[0035] The motion-sensing device 32 may be configured to detect motion, speed, movement, and/or change in orientation of the mobile device 10. For example, the motion-sensing device 32 may include an accelerometer, a gyroscope, a magnetometer, and the like.

[0036] FIG. 2 depicts a front view of the mobile device 10, which represents one embodiment of the mobile device 10. It should be noted that while the depicted mobile device 10 is provided in the context of a cellular telephone, other types of mobile device (such as media players for playing music and/or video, personal data organizers, handheld game platforms, and/or combinations of such devices) may also be suitable be provided as the mobile device 10. By way of example, the mobile device 10 may be a model of an iPod.RTM. or iPhone.RTM. available from Apple Inc. of Cupertino, Calif. In other embodiments, the mobile device 10 may be a tablet-sized embodiment of the mobile device 10, which may be, for example, a model of an iPad.RTM. available from Apple Inc.

[0037] In the depicted embodiment, the mobile device 10 is in the form of a cellular telephone that may provide various additional functionalities (such as the ability to take pictures, record audio and/or video, listen to music, play games, and so forth). As discussed with respect to the generalized mobile device 10 of FIG. 1, the mobile device 10 may allow a user to connect to and communicate through the Internet or through other networks, such as local or wide area networks or cellular networks. The mobile device 10, may also communicate with other devices using short-range connections, such as Bluetooth and near field communication. The mobile device 10 may include an enclosure 36 to protect interior components from physical damage and to shield them from electromagnetic interference. The enclosure 36 may surround the display 18, which may display indicator icons 38. The indicator icons 38 may indicate, among other things, a cellular signal strength, Bluetooth connection, and/or battery life. The I/O interfaces 24 may open through the enclosure 36 and may include, for example, a proprietary I/O port from Apple Inc. to connect to external devices.

[0038] User input structures 40, 42, 44, and 46, in combination with the display 18, may allow a user to control the mobile device 10. For example, the input structure 40 may activate or deactivate the mobile device 10, the input structure 42 may navigate a user interface to a home screen, a user-configurable application screen, and/or activate a voice-recognition feature of the mobile device 10, the input structures 44 may provide volume control, and the input structure 46 may toggle between vibrate and ring modes. A microphone 48 may obtain a user’s voice for various voice-related features, and a speaker 50 may enable audio playback and/or certain phone capabilities. A headphone input 52 may provide a connection to external speakers and/or headphones.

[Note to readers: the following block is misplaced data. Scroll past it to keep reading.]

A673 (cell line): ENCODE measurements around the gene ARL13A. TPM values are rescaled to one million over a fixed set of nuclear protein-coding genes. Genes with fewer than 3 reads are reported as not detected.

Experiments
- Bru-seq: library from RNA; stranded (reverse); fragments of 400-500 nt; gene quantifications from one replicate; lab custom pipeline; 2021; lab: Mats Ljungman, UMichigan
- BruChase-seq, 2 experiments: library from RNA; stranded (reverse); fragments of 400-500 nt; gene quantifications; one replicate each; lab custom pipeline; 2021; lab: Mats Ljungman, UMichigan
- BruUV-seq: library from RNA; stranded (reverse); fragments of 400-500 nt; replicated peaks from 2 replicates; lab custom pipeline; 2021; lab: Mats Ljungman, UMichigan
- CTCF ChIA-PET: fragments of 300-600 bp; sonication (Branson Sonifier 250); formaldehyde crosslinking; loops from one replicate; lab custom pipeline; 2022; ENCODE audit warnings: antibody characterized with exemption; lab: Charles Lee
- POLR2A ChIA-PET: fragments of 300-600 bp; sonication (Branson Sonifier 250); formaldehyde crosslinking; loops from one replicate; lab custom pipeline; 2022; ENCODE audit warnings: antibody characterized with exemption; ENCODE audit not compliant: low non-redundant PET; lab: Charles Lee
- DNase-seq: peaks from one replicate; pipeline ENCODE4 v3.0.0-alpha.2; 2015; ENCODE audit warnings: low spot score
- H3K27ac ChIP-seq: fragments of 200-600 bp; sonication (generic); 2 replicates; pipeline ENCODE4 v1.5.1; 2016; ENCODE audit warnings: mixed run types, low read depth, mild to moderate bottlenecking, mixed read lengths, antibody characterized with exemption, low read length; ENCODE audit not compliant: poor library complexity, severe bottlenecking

[0039] The mobile device 10 may be configured to save the location of a parked vehicle and later output that location. FIG. 3 illustrates a vehicle locator system 52 which includes the mobile device 10, a vehicle 54 having a communication system 56. The mobile device 10 and the communication system 56 of the vehicle 54 may be configured to communicate with each other via a wired or wireless communication channel 58 such as a Bluetooth network, USB cable, and the like. The communication system 56 may represent any suitable system used by the vehicle 54 that involves establishing communication with the mobile device 10. For example, the communication system 56 may be a hands-free calling system, a navigation system, an entertainment system, or an auxiliary input to a stereo system, and so forth. FIG. 4 illustrates a general process 60 of saving and outputting the location of the parked vehicle 54. Generally, the mobile device 10 first identifies (block 62) that the mobile device 10 is in the vehicle 54. This may indicate that a user (e.g., driver) has entered the vehicle 54. The mobile device 10 and the vehicle 54 may communicate with each other via a communication channel such as Bluetooth or a USB cable. The communication signal may indicate to the mobile device 10 that it is inside the vehicle 54. The system may then identify (block 64) that the vehicle 54 has been parked. This may include the mobile device 10 becoming communicatively decoupled from the vehicle 54 which may generally occur when the user exits the vehicle 54 and takes the mobile device 10 with them. In certain embodiments, in order to identify that the vehicle 54 has been parked, the system may identify that the vehicle 54 has first been moved (e.g., driven), even if the ultimate parking location did not change. In certain embodiments, movement of the vehicle 54 may be identified by utilizing the GPS device 30 of the mobile device 10, or the motion-sensing device 32 of the mobile device 10. Alternatively, movement of the vehicle 54 may be communicated to the mobile device 10 by the vehicle 54 itself via the communication channel 58. Specifically, detecting that the vehicle 54 has been parked may include detecting that the vehicle 54 has come to a stop by utilizing the GPS or accelerometer of the mobile device 10, or by receiving information from the car (e.g., the car is turned off). Additionally, the mobile device 10 may also be configured to detect when the mobile device 10 is no longer inside of, or within a certain distance from, the vehicle 54.